Line Break Base Layer Test

Posted by David Jones
Tuesday 10th March 2009
Having just taken delivery of a load of Line Break compression and thermoregulatory clothing (many thanks to Line Break for their very generous support), I thought given that the sun was shining and it was getting a bit warmer that it was the perfect opportunity to try it out.  I have been given a range of tops and bottoms, but today I opted for their Vee Tank, a cut off sleeved, vest type top.  At 6 ft 1 inch and 85kg I fit a large quite nicely (although one or two lumpy bits as the photos show, but then I am 46) and as there was still a coastal chill wore a Helly long sleeve technical top over it.  Pack weight was 10 kg using the Inov-8 Race Pro 30.  The tide was nice and low so I started of with around 4 miles on soft sand and pebbles along the beach.  The first thing I noticed was that the top did not need to be tucked in to stop it riding up - in fact as the pack moved around on my back it almost felt like it was sliding across my skin; very comfortable.  As I started to sweat I got no sense of being "soaked" as the technical material immediately whicked away the moisture and when I stopped I could feel the cooling effect even when I was sitting indoors.  So in terms of thermal regulation qualities, this garment seems to be excellent certainly for the UK climate.

 

The next question was how would the product perform as a compression garment with stress being applied to the upper body.  The weight on my shoulders had started to pull at around the 6 miles mark and I got that feeling I always get; it starts as a slight ache at the base of the neck and then radiates across the top of the shoulders, slowly but surely.  A quick flex of the neck and shoulders tends to alleviate it for a while and it was not enough to really bother about.  I was not used to the pack as that was being trailed as well and I had one or two issues with the straps being too far apart for my size, however, whereas before I had become irritated with it eventually, it almost felt like pressure was being applied across the whole shoulder rather than the point of contact.  It is difficult to quantify the performance of the compression top, but it certainly seemed to "ease the load".  After 8.5 miles I was back - 1 hour 25 mins mainly across rough ground, beach and pebbles apart from around 2 miles on roads.  I kept the top on afterwards to see if it aided recovery, but it was hard to tell, the staff where I work were telling me to take a shower so I couldn't keep it on for long!  So, first impressions, from a comfort and thermal control point of view, this stuff seems to be the business.  I look forward to some more serious testing in the Sinai next month.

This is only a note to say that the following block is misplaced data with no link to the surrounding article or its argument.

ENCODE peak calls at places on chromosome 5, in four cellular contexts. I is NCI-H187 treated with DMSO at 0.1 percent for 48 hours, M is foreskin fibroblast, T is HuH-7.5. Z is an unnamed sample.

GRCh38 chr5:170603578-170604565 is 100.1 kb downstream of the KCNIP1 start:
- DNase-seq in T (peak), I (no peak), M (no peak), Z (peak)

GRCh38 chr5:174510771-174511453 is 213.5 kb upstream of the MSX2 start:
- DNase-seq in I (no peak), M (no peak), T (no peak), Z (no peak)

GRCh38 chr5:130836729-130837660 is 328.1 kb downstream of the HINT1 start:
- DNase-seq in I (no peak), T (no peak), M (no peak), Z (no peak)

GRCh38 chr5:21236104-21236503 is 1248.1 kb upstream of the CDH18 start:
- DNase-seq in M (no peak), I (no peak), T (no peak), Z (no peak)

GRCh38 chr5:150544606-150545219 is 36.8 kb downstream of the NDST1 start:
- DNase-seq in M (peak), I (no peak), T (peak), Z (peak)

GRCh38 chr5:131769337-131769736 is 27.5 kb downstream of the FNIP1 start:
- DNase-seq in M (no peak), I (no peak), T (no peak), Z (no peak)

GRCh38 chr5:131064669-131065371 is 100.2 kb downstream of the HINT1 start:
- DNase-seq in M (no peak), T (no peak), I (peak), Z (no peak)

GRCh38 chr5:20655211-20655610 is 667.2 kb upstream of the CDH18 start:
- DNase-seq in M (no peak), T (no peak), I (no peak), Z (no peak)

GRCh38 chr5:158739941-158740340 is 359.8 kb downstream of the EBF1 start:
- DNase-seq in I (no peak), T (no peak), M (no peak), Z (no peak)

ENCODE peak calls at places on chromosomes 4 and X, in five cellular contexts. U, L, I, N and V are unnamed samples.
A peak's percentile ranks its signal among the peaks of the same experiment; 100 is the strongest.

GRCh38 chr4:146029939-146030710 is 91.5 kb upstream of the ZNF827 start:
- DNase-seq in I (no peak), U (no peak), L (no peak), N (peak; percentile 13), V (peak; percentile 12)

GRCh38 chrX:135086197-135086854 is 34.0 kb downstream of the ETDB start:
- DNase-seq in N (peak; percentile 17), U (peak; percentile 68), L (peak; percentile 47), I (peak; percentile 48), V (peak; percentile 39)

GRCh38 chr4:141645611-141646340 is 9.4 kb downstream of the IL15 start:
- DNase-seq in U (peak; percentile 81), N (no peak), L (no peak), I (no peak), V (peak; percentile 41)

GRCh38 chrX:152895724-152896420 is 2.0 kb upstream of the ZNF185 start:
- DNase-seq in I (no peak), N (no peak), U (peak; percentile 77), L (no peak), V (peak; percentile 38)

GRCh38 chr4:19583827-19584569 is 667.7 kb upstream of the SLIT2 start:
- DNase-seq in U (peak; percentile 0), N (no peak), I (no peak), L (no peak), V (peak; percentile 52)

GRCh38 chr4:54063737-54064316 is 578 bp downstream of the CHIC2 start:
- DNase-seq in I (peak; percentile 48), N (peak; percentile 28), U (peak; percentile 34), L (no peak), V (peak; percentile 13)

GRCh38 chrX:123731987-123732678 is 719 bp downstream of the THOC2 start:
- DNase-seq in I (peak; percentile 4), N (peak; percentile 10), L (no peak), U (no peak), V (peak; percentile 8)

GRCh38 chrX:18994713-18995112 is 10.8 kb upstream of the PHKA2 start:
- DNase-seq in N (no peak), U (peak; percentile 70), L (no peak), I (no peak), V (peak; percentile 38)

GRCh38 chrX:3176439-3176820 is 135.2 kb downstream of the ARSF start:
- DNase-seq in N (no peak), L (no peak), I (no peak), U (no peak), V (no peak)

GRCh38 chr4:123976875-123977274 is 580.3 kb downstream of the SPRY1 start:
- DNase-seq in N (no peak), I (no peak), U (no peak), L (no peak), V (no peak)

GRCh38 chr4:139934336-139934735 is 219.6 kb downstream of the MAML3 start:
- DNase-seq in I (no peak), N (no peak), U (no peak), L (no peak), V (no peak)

Read more blog entries by David Jones

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